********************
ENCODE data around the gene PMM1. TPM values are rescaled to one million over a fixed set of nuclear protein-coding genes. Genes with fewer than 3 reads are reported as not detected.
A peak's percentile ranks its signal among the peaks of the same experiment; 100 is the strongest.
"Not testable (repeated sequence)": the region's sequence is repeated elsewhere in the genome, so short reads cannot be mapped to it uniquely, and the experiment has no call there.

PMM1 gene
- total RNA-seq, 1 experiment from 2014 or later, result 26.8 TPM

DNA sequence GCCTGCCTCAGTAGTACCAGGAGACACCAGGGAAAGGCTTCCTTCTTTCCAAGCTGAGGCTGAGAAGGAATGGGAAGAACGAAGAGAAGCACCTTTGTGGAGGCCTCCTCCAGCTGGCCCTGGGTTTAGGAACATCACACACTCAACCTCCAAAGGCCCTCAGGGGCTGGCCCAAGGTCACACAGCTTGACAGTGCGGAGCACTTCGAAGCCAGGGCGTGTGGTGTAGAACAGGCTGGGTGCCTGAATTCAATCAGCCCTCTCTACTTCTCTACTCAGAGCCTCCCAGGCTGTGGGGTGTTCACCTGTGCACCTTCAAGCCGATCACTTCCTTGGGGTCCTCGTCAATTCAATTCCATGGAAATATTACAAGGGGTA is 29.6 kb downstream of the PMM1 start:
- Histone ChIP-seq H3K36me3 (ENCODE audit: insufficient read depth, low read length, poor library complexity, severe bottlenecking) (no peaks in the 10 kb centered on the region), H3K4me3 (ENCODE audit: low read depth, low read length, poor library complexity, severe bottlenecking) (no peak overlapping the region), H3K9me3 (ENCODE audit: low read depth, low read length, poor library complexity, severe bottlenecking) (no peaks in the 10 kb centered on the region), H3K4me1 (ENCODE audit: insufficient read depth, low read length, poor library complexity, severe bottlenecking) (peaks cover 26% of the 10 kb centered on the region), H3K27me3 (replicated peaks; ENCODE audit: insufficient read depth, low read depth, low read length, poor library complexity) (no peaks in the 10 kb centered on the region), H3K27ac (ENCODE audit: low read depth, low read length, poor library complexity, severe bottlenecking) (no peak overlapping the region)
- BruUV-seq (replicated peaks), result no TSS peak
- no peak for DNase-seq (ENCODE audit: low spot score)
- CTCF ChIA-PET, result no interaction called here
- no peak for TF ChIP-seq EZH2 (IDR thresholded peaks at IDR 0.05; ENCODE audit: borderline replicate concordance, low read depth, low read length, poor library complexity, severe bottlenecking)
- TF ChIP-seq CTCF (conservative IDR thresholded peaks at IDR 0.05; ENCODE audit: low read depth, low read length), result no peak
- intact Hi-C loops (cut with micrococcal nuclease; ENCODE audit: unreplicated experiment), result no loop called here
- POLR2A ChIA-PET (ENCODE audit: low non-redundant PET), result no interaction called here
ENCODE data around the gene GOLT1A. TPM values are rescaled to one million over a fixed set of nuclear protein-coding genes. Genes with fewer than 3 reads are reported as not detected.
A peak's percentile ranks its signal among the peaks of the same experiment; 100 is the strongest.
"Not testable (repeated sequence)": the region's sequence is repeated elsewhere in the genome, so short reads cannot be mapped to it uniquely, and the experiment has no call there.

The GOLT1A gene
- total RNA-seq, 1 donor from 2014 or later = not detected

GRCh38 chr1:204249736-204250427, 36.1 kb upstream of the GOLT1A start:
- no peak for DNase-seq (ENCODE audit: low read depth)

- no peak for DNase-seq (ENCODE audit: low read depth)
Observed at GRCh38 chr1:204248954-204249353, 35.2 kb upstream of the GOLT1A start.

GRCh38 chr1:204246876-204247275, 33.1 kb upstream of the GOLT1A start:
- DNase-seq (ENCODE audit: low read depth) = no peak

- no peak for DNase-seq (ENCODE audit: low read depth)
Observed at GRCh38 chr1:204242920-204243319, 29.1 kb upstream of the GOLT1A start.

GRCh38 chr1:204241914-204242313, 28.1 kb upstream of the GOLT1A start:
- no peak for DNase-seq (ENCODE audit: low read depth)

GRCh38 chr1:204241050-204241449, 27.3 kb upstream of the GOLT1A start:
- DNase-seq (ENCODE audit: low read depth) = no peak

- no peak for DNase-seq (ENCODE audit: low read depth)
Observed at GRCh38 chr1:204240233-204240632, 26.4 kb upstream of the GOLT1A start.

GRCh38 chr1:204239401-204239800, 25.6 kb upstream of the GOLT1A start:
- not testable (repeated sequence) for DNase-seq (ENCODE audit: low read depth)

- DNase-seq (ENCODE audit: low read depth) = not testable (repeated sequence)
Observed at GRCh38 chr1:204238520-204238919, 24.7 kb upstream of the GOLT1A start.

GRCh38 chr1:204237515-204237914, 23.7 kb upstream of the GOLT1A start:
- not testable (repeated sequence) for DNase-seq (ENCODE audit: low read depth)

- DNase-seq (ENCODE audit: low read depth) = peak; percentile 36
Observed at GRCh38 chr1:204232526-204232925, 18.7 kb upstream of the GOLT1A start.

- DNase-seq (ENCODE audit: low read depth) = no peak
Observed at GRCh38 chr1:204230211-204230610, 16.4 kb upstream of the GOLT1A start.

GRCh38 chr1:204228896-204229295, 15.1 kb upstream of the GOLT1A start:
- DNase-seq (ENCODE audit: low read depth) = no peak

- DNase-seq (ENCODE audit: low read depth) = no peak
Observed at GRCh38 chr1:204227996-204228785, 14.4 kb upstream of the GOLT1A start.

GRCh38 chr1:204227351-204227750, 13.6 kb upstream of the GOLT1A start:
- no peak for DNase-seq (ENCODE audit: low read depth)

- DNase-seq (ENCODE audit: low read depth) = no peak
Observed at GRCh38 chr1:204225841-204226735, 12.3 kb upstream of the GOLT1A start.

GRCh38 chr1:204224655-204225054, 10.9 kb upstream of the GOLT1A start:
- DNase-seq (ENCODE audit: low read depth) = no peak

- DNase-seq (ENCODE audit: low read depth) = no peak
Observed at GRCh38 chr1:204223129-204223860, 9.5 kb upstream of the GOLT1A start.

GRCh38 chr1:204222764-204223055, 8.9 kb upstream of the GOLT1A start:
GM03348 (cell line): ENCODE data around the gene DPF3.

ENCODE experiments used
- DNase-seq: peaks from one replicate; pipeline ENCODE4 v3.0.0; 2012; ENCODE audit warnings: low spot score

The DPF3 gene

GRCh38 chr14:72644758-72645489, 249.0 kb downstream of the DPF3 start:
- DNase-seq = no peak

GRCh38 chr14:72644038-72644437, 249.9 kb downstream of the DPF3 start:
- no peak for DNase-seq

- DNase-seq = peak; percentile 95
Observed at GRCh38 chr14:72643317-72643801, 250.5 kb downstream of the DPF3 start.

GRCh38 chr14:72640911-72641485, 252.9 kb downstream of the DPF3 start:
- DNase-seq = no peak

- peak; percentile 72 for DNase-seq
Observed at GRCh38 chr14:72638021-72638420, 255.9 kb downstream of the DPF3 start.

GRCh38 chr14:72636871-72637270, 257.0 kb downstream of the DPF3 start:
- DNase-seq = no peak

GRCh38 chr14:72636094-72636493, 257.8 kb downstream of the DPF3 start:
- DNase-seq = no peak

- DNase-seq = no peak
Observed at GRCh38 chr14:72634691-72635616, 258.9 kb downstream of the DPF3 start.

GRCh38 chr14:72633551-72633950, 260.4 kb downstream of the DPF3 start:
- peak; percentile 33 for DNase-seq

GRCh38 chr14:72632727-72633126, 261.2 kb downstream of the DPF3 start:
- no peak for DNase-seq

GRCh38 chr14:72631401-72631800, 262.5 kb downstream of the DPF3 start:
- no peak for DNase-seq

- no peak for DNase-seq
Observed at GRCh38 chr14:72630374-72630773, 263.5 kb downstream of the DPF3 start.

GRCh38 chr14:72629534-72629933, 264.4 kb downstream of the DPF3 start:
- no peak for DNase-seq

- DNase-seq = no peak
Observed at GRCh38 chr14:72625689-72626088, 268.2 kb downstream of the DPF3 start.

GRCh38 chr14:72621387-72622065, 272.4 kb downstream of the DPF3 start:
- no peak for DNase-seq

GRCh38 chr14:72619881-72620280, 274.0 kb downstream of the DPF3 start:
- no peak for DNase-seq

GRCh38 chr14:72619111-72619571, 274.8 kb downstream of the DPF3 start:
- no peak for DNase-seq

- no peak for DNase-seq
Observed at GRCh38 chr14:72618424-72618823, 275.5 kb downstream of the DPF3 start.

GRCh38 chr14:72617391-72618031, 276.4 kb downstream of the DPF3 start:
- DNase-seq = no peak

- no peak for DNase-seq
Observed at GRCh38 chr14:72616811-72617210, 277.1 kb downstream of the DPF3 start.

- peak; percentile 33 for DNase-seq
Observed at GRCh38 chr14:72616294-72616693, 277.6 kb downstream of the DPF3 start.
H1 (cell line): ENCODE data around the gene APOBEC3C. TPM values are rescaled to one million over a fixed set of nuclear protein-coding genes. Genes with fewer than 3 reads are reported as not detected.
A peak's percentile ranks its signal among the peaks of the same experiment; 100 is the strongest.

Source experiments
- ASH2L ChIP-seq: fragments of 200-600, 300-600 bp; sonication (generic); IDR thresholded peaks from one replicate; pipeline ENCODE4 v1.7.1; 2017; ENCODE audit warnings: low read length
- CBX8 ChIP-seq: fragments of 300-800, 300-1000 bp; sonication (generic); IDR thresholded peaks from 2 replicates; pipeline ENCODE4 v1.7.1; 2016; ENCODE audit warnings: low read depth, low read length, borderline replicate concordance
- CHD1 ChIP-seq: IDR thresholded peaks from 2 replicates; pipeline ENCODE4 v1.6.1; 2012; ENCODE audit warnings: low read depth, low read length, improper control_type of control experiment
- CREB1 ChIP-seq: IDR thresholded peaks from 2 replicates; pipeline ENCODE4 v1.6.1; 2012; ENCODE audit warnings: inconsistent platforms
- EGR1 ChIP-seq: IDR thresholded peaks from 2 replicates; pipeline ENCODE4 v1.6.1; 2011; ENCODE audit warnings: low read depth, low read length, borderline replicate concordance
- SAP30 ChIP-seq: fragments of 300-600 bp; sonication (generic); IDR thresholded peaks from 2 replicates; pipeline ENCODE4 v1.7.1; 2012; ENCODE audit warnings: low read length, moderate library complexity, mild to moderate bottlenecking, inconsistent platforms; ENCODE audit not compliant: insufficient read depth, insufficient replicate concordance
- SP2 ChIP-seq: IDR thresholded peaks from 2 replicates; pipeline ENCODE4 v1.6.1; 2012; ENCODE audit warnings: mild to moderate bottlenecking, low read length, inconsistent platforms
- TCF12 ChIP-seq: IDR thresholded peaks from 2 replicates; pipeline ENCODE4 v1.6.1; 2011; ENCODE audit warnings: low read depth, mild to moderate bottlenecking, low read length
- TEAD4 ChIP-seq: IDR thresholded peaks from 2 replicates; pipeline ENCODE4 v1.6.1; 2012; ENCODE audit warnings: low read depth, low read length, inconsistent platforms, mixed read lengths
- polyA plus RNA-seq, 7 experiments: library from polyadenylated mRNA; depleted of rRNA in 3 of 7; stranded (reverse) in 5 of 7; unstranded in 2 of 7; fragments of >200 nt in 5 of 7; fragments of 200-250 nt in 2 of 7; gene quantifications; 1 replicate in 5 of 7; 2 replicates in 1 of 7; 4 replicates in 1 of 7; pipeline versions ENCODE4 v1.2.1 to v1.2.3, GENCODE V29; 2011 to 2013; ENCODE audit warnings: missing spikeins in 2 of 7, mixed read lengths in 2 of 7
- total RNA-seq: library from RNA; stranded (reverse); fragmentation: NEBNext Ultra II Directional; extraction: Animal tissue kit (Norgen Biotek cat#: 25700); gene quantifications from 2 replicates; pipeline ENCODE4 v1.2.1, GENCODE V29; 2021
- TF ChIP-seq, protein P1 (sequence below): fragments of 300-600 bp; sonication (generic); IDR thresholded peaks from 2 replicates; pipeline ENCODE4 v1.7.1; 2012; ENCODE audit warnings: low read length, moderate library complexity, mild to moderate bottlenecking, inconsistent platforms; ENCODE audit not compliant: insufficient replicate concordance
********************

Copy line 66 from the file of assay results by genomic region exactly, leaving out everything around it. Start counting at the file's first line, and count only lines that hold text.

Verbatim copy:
Observed at GRCh38 chr14:72643317-72643801, 250.5 kb downstream of the DPF3 start.